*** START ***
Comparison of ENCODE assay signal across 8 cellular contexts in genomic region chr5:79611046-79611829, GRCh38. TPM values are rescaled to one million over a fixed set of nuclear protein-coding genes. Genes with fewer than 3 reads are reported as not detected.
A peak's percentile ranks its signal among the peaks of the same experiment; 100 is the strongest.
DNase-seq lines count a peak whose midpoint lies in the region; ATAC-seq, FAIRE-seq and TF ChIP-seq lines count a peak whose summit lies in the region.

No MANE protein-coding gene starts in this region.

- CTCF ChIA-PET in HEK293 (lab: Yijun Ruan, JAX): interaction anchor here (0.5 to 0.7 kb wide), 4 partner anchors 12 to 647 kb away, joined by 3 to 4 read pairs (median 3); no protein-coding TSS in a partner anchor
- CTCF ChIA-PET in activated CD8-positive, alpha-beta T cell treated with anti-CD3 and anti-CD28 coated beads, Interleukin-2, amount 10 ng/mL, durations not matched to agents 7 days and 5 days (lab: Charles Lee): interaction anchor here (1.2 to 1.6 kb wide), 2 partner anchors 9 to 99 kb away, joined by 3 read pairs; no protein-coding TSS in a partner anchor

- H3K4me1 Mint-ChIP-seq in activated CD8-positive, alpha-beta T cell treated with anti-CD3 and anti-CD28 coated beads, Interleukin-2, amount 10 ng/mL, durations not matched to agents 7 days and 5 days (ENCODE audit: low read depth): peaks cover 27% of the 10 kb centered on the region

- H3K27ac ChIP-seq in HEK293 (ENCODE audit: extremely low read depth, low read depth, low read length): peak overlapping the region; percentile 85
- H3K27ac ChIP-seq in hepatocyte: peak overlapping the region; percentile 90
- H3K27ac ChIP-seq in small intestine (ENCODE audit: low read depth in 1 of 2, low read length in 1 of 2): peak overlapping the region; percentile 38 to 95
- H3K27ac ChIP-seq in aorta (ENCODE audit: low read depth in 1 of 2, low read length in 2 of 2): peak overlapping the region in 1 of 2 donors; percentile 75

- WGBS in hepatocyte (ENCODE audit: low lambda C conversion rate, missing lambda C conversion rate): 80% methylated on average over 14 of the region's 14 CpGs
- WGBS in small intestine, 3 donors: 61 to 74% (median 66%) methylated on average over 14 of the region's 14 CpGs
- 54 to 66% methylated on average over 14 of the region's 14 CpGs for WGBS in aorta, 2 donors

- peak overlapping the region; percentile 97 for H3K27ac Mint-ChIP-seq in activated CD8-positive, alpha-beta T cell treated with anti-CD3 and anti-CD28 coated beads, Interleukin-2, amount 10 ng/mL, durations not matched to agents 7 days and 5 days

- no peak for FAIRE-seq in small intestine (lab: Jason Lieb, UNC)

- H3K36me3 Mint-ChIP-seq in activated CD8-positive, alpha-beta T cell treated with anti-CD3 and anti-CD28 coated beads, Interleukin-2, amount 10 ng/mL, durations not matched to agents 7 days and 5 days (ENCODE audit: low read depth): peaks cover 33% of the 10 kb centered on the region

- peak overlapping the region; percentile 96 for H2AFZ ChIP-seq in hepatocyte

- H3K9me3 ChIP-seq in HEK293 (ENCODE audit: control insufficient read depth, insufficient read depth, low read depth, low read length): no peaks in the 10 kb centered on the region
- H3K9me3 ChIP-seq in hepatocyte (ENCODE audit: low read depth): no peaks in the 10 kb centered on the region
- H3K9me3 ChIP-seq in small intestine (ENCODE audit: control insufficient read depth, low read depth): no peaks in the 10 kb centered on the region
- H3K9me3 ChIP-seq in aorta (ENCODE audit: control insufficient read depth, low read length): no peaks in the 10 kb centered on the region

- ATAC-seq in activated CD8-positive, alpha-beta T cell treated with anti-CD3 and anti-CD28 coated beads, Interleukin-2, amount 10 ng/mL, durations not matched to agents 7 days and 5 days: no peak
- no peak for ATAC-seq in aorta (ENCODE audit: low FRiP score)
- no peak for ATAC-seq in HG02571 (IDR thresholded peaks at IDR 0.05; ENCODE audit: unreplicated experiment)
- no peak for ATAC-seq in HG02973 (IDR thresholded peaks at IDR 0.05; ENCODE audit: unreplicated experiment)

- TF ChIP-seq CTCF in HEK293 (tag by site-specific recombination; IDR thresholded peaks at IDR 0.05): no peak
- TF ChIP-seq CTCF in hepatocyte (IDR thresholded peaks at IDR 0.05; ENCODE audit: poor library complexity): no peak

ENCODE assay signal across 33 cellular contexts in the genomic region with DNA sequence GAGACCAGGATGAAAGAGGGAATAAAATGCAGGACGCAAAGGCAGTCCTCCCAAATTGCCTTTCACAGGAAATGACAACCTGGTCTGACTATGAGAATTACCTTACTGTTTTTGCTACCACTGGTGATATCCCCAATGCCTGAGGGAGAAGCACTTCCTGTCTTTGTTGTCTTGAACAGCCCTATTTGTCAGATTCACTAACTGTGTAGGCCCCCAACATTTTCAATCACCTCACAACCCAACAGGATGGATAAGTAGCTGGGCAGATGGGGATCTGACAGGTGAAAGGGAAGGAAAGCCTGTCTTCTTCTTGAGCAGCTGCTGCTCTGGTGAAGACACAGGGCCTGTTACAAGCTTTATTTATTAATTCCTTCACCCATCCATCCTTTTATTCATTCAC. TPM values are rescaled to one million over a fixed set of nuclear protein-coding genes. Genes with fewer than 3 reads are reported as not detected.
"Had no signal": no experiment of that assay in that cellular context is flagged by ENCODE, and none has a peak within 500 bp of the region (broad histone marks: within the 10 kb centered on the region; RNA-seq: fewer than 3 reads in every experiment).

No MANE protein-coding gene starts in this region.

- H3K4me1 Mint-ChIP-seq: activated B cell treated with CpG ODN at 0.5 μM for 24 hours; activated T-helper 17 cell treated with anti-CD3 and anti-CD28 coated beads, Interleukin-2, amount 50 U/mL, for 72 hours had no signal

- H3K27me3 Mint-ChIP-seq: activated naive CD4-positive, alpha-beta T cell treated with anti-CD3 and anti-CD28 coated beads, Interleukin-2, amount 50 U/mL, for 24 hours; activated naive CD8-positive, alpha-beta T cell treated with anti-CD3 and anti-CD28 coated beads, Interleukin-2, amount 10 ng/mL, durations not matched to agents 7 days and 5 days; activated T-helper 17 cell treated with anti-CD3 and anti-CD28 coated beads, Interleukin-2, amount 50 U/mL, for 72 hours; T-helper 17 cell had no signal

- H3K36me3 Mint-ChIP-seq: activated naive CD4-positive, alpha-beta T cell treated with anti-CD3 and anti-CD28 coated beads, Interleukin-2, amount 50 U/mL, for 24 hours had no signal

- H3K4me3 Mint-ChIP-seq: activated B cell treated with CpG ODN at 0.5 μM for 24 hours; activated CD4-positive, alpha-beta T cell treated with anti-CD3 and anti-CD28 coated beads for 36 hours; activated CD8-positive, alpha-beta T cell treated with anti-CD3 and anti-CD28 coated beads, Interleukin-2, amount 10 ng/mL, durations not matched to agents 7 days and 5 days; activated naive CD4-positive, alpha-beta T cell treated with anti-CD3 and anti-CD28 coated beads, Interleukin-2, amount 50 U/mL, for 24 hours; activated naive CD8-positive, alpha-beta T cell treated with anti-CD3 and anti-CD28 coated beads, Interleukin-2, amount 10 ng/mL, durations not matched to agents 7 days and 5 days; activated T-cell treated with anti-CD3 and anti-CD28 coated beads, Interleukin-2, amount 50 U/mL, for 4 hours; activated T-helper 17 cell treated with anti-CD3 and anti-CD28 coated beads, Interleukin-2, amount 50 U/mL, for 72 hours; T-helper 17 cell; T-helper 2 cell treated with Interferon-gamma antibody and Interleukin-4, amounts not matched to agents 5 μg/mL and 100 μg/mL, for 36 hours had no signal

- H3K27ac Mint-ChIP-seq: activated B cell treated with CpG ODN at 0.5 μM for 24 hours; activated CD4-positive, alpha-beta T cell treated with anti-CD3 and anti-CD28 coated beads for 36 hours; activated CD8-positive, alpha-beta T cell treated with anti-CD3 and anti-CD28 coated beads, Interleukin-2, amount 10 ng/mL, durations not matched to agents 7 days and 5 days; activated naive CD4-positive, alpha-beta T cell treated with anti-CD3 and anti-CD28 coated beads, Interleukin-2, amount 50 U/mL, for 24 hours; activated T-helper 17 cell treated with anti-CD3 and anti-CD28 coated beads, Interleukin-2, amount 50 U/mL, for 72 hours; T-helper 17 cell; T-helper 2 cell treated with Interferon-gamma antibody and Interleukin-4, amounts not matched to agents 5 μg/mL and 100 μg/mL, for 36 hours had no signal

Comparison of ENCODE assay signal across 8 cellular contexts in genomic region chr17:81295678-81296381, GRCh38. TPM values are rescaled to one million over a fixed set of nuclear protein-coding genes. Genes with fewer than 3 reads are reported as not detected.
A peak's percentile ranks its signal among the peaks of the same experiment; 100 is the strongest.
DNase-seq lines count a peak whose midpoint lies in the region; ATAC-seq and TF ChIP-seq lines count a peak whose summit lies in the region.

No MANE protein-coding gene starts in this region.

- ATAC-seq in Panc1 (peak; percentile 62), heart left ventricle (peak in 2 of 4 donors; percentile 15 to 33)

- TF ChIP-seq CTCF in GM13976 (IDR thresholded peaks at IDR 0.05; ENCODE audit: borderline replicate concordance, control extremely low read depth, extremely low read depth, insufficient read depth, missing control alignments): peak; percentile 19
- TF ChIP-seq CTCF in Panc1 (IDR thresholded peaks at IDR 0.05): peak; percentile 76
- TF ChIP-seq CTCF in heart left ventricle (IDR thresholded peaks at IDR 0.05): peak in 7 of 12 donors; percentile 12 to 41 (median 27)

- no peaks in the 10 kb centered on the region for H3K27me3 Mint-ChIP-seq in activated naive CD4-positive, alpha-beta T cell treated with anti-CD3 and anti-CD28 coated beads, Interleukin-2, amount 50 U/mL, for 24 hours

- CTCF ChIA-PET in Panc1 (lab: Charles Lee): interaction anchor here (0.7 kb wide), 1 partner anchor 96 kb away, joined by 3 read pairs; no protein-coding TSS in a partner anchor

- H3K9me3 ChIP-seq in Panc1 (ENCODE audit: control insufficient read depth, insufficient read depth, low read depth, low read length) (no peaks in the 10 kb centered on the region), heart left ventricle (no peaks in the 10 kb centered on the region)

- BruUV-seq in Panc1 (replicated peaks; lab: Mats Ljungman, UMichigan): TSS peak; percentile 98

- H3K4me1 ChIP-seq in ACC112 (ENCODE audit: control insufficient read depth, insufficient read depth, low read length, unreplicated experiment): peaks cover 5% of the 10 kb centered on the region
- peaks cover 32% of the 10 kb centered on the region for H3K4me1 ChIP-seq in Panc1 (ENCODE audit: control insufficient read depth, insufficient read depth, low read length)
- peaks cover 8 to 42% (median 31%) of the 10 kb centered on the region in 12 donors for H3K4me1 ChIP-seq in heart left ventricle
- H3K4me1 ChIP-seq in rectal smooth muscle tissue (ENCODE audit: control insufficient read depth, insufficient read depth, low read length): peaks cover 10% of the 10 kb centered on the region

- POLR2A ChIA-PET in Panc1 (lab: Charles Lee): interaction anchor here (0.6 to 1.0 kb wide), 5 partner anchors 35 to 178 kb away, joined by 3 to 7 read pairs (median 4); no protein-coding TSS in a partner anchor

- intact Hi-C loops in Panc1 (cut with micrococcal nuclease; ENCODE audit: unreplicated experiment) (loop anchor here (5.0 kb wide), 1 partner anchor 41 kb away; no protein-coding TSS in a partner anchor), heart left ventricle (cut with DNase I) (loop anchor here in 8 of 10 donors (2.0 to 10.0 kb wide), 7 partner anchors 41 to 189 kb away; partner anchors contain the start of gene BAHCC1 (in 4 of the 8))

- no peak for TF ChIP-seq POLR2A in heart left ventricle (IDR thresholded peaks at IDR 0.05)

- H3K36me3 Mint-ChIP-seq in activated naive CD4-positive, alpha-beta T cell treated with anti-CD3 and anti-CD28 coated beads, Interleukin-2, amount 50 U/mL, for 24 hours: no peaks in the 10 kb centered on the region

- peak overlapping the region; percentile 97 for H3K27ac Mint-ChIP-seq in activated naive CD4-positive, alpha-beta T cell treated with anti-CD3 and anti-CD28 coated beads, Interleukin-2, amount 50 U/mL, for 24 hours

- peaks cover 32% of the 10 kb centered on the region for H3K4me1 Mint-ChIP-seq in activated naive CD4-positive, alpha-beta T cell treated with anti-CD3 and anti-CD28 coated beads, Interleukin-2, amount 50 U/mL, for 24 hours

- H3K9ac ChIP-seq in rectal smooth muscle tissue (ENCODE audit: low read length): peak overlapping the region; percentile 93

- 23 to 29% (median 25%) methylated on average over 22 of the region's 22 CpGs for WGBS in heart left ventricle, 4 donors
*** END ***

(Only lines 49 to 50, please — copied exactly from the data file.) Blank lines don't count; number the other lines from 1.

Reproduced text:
- H3K4me1 ChIP-seq in ACC112 (ENCODE audit: control insufficient read depth, insufficient read depth, low read length, unreplicated experiment): peaks cover 5% of the 10 kb centered on the region
- peaks cover 32% of the 10 kb centered on the region for H3K4me1 ChIP-seq in Panc1 (ENCODE audit: control insufficient read depth, insufficient read depth, low read length)